In a first ever European Parliament ranking on attitudes towards Israel based on voting records, the ECR group came out as the most Israel friendly of all party groups, slightly ahead of the Identity and Democracy group (I & D) which, not surprisingly, also includes several parties which are currently on Israel’s blacklist. The largest voting block, the European People’s Party, came in third.
However, the further Left one gets in the parliament, the more anti-Israel are their voting records. The Spanish government coalition party Podemos scoring 0%, meaning that they voted against Israel on each of the 71 voting instances which were recorded between 2019 and 2022.
The results do not come as a surprise for anyone who have followed EU politics for some time. Israel’s best supporters in Europe are currently on the political Right. The time period that is covered in the vote ranking, from 2019 to 2022, includes the two years when Israel was led by a Center-Left government. The results can therefore not be dismissed as simply criticism of the current right-wing government.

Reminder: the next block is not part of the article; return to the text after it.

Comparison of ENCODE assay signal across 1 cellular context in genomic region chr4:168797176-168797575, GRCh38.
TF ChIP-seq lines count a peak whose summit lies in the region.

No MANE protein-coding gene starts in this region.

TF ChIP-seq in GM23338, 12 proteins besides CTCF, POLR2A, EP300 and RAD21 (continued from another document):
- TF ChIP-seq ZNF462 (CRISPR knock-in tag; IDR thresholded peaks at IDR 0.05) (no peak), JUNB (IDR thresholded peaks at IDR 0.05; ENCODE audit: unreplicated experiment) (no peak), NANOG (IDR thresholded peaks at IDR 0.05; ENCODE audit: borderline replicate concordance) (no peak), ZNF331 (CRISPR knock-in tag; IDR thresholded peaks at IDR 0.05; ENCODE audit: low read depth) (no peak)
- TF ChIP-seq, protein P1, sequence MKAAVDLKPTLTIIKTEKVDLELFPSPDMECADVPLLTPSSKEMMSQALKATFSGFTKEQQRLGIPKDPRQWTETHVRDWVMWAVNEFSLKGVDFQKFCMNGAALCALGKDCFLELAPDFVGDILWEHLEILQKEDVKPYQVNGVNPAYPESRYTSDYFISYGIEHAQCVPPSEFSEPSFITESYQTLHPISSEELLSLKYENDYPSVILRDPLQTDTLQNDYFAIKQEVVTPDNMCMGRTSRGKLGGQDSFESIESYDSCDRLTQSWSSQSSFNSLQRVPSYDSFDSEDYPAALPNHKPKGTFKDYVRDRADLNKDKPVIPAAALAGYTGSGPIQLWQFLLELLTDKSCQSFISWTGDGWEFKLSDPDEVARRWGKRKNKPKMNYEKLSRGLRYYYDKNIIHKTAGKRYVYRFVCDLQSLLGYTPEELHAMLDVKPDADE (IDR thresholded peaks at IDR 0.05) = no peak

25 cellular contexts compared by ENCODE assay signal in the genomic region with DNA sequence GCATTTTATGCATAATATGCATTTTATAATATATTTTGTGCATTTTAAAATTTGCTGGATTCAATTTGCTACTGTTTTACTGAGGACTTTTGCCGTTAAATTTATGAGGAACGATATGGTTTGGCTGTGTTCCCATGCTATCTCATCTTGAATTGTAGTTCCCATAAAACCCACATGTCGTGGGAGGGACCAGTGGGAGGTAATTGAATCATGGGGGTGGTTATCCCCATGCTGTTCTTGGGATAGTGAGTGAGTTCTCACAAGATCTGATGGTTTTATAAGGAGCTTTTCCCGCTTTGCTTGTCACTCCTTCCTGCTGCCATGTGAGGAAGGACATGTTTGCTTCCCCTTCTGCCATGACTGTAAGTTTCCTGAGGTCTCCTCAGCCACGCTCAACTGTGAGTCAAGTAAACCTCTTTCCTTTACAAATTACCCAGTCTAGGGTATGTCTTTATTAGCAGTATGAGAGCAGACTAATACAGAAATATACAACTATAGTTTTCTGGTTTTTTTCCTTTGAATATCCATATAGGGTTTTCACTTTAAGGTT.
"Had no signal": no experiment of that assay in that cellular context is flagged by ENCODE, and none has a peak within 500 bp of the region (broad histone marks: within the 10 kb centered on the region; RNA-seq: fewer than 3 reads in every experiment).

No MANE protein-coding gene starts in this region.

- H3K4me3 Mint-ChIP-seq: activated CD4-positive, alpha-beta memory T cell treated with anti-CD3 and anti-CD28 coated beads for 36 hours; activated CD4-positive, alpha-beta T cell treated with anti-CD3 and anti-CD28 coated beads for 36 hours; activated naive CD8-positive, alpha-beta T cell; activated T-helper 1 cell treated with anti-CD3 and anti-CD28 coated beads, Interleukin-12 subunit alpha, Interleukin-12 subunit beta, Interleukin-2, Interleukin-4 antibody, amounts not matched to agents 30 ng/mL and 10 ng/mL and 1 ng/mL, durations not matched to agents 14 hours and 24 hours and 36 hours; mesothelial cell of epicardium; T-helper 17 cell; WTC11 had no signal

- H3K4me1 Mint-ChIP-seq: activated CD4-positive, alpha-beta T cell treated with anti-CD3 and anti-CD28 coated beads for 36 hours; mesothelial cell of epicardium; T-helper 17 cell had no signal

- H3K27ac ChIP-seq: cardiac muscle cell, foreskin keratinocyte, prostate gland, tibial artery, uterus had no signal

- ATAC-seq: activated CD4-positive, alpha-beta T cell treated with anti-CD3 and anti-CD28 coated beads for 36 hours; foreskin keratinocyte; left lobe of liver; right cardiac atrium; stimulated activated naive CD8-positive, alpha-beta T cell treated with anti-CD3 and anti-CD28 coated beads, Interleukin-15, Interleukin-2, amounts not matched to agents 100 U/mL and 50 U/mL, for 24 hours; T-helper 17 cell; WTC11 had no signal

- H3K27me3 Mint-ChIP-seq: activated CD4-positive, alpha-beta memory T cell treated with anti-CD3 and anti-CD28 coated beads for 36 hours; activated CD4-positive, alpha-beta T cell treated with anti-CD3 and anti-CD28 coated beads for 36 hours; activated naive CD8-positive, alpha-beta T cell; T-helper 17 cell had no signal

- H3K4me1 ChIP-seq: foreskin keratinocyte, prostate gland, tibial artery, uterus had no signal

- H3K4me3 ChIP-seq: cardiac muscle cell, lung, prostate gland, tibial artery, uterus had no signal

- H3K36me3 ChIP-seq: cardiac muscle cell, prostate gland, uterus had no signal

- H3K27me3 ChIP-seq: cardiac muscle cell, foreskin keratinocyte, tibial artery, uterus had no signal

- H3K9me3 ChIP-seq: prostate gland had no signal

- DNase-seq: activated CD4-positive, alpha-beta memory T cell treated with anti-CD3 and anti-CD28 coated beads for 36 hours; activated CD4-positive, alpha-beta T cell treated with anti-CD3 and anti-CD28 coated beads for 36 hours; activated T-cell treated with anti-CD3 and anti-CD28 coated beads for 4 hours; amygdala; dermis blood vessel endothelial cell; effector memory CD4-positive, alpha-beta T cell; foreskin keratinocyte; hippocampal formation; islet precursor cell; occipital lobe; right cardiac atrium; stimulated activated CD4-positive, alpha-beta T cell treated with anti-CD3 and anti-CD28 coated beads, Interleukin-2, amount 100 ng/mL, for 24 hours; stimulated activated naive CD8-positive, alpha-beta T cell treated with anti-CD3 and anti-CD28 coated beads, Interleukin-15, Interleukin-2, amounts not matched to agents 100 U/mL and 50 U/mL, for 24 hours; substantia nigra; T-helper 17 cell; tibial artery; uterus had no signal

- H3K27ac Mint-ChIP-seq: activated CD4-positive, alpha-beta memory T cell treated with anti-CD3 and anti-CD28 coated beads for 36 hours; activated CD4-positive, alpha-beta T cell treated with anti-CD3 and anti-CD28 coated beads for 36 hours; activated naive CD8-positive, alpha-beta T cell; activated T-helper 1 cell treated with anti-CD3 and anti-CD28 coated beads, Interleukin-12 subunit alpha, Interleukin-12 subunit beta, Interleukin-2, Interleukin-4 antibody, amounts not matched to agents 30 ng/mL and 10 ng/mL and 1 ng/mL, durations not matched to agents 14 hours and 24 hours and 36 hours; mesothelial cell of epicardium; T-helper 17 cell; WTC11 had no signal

Israel has more support from conservatives in Europe
EVEN WITH liberal Lapid at the helm, Israel has more support from national conservatives in Europe than from the progressive Left. If this development continues Israel may soon be faced with a situation where there are mainly two categories of parties in Europe; those that Israel refuses to talk with and those who refuse to talk with Israel, and even if they do, will vote consistently against the interest of the Jewish state.